Australia’s corporate watchdog, the Australian Competition and Consumer Commission (ACCC) has a tough job ahead of it this week as it seeks to referee a 12-round grudge match between the nation’s big banks and Apple over the introduction of Apple Pay to Australia.
In a submission spanning over 100-pages, a group of the nation’s biggest banks — including CBA, NAB and Westpac — have revealed the reasons why they should get to dictate the terms of a deal with Apple, while also naming other high-profile backers who want a sweeter contactless deal in Australia
The ACCC is in the process of ruling on the dispute between some of Australia’s biggest banks — namely Commonwealth Bank, Westpac, NAB and Bendigo and Adelaide Bank. The banks are currently seeking authority from the ACCC to form a negotiating bloc for their discussions with Apple, claiming that it would facilitate a stronger negotiating position.
The ACCC delayed making a decision back in August, saying it needed more time to consider the case. Since then, Apple has made a submission to the corporate watchdog, and now the banks have hit back at Cupertino.
In this new text, the banks have hit back at claims that allowing access to the secure element of the iPhone’s NFC chip would compromise user security. Banks have cleverly flipped this back on Apple, however, saying that the apps required to use third-party banking are authorised by Cupertino before they land in the App Store, adding that it’s “difficult to imagine that Apple would approve an app that used the iPhone’s NFC functionality to compromise card details”.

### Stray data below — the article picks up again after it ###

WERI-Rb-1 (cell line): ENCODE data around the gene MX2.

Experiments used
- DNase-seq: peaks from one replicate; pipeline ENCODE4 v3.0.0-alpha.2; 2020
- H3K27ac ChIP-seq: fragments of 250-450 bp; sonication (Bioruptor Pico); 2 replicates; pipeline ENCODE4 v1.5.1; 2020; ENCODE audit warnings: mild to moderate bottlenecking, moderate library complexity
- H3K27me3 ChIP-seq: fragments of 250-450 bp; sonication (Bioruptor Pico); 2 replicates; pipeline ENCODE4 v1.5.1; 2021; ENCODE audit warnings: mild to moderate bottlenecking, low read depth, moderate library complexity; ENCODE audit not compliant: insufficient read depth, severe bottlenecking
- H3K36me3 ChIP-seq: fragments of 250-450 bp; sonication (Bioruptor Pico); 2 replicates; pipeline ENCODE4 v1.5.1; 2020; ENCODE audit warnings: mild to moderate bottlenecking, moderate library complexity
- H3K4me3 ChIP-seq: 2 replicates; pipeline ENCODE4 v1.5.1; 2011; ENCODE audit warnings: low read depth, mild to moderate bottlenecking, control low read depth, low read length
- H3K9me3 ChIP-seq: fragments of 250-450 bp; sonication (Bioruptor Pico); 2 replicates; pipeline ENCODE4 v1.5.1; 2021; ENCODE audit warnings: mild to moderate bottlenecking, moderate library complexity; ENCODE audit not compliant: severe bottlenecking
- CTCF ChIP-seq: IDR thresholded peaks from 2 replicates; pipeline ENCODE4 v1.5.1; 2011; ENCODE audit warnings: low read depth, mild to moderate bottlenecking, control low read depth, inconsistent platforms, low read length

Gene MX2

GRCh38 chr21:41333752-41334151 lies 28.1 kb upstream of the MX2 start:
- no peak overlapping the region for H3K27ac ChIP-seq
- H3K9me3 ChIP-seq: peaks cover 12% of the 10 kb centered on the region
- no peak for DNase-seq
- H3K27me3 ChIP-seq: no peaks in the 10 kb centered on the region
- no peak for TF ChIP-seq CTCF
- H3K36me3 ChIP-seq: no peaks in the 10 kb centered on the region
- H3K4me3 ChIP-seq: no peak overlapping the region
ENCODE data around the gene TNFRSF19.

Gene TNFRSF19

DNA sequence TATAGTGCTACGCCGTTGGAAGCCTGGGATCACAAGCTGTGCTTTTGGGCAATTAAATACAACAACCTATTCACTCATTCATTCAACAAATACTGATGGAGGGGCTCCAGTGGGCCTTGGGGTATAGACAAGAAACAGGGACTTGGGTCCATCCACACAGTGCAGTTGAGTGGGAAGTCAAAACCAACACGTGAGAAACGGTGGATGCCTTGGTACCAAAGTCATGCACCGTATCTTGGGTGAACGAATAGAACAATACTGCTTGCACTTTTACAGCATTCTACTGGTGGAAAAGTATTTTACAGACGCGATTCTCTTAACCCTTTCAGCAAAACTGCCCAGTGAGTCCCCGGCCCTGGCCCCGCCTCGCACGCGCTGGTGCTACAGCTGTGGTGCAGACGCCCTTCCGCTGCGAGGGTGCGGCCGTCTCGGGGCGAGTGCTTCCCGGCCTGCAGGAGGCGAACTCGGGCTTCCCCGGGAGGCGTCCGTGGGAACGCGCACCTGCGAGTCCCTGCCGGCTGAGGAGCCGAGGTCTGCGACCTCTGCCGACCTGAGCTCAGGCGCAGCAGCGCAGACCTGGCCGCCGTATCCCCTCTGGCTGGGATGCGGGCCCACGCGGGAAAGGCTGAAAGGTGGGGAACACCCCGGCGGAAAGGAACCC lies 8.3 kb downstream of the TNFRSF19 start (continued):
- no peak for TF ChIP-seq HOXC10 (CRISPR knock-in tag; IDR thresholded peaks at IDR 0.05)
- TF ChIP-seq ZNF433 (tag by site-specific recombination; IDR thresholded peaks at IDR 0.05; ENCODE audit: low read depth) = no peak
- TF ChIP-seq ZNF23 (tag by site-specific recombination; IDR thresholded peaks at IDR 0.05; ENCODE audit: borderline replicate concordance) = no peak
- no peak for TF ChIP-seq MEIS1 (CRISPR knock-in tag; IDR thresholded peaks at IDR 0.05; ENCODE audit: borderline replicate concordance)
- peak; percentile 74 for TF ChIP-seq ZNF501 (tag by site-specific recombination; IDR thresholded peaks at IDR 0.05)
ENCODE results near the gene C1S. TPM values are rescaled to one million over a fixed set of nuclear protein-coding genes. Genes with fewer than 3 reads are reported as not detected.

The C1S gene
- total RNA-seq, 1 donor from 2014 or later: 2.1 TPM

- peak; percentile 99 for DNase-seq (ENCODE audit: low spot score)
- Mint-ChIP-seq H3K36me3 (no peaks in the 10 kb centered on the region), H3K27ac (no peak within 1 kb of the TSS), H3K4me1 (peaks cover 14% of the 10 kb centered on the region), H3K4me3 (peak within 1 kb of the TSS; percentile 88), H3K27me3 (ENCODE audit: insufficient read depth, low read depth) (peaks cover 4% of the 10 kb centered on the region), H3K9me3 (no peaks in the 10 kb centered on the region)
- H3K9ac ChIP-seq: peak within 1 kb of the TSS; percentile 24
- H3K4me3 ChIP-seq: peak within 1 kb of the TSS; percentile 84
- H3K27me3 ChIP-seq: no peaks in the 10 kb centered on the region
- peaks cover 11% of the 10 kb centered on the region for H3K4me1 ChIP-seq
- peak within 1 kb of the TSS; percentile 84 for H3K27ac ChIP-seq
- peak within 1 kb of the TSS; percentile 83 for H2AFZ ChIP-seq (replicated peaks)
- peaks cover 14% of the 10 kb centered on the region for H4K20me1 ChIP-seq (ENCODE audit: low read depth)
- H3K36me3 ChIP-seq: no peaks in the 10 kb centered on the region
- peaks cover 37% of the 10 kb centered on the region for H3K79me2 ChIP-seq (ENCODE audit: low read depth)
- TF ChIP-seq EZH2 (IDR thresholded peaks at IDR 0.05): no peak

The banks also claim that the introduction of an alternative payment system -- that would be required as a workaround for not having access to Apple Pay -- would fragment the Australian payments space and confuse consumers (our emphasis added):
In Australia, [point of sale] transaction “behaviour” and the series of steps required to make a contactless payment is well understood by consumers. That is, there is no confusion about the process necessary to pay for goods or services at POS via a contactless payment, which generates efficiency and reduces POS transaction times for both consumers and merchants. This level of understanding is a direct result of education initiatives undertaken by the industry in general, such as the [email protected] campaign. This is a direct contrast to the current situation in the US, where there is widespread consumer dissatisfaction and confusion about the series of steps necessary to make an electronic payment with a potential mixture of signing, “chip dipping” and swiping and no clear standard – to the extent that some POS terminals have elements disabled or taped over by the merchant, and every POS transaction is “a horrible guessing game”. The introduction of an alternative to the already ubiquitous NFC standard is likely to lead to similar confusion (and the resulting inefficiencies) around the correct POS transaction process for consumers in Australia.
Most importantly to the ACCC, the banks claim that the introduction of Apple Pay into Australia would stifle competition from third-party wallets. Apple wrote in its submission that the big banks are free to continue building third-party wallets for the iPhone, but the banks say that without access to the iPhone’s NFC secure enclave, there’s little to no point developing one. Standard cards don’t provide the benefits to customers, retailers or banks that phone-based payments do; mobile banking apps can’t integrate with the NFC chip on the iPhone the same way they do on Android, and QR-code wallets are inconvenient and annoying to use. Ergo: